Again, it’s an effective but inelegant plot point. Not only is it hard to believe that no one else has ever stood up to The Emerald Chain, but it’s even harder to believe that Osyraa didn’t simply kill Ryn years ago. Once Discovery has earned Ryn’s respect for standing up to Osyraa, we discover that Ryn’s value lies in knowledge: he knows that The Emerald Chain is running out of dilithium. It’s a weird secret, honestly; resources, even for crime syndicates, involve supply chains and supply chains are made up of people. It seems unlikely that Ryn would be the only person who knows this deep, dark secret. But, like most plot elements in this episode, I am willing to go with it—one, because Discovery has earned itself a great deal of narrative goodwill this season and, two, because it sets up an interesting parallel between The Emerald Chain and the pre-Burn Federation.
This season has hinted multiple times that the mystery of what caused The Burn is probably related to the Federation’s desperation to either find new sources of dilithium or to find an alternate way of getting around. As we learned in “Unification III,” the Ni’Var had been convinced for more than a century that their own experimental alternate transport project led to the tragedy. While that theory has been discredited by Michael and the rest of the Discovery crew, it’s not hard to imagine that the Federation’s desperation to solve their dilithium problem didn’t lead to The Burn in some way. After all, The Burn happened because most dilithium in the galaxy went mysteriously inert, causing the detonation of every active warp core.
The Burn may have been a tragedy of epic proportions, but it was what followed that truly sent the universe into disarray. Without the Federation to keep the peace and stability of the universe, a power vacuum formed that allowed a force like The Emerald Chain to grow up in its place. In “The Sanctuary,” we finally get our first proper look at what seems to be the Season 3 Big Bad, and they’re just as power-hungry and ruthless as we’ve been told. Heck, Osyraa is introduced in a scene that sees her feeding her own nephew to a trance worm for being bad at his job. I’ve written before about how much I’ve enjoyed this slow-burn approach to introducing the Season 3 villain. Rather than giving us scenes of Osyraa being a jerk, the cruel dominance of The Emerald Chain has been built into the all-important worldbuilding of the season in subtle and consistent ways. Because of this, the actual introduction of Osyraa is a bit underwhelming. But it intrigues me that, in their first encounter with the Big Bad, the Discovery is so victorious. It makes me think things are going to get worse for them before they get better. This was all a little too easy.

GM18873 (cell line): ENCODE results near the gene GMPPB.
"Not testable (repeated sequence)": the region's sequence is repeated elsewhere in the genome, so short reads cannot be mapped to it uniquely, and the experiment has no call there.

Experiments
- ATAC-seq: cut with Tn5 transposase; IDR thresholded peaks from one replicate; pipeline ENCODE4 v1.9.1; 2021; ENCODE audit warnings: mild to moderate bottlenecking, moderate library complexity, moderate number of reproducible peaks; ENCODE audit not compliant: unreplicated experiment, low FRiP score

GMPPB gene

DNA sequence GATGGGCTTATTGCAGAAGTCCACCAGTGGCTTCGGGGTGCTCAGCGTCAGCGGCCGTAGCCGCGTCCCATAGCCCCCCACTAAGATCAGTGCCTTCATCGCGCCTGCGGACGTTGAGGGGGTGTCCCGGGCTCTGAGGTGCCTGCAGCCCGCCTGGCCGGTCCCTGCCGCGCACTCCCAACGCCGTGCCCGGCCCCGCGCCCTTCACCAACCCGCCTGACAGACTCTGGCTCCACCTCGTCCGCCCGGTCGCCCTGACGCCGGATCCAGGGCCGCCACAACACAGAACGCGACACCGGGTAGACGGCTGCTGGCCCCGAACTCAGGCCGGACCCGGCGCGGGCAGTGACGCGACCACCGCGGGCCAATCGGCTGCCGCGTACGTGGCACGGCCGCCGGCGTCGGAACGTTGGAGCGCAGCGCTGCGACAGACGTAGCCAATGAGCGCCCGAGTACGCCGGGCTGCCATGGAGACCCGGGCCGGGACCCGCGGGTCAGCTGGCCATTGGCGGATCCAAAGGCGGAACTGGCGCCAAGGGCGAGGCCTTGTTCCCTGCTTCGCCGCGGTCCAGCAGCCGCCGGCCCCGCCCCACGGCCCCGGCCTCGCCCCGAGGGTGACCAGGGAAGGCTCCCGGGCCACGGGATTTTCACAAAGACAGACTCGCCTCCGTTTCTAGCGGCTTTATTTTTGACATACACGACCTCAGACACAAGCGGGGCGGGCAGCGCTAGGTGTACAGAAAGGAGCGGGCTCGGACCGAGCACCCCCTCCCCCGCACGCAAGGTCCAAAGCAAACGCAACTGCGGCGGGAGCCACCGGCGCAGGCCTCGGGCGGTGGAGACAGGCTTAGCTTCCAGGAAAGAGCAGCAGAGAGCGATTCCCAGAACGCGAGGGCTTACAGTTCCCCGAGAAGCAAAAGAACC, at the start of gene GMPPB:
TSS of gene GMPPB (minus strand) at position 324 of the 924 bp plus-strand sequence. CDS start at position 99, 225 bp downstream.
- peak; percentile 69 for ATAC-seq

Presumably, Osyraa will take retributory action against the Federation for the Discovery’s actions at Kwejian, which will make the easy choice Saru made here more complicated. In this moment, Saru understandably stepped up to protect the vulnerable people and creatures of Book’s homeworld, but will other vulnerable planets and populations be made to suffer because of it? Either way, I think Saru made the right choice here, but, narratively, I would like to see Osyraa strike back in some other way. Otherwise, The Emerald Chain is going to lose some serious cred as the season’s Big Bad, effectively lowering the stakes of the entire Season 3 plot, which has been so gloriously built thus far.
For now, the Discovery is safe and happy. Michael isn’t the rogue officer this time. Saru made the executive decision to disobey Vance’s direct orders, though you can tell he’s hoping to get away with it on a technicality. With five episodes left in the season, I hope the Discovery crew is enjoying this calm before what it sure to be a season-ending storm.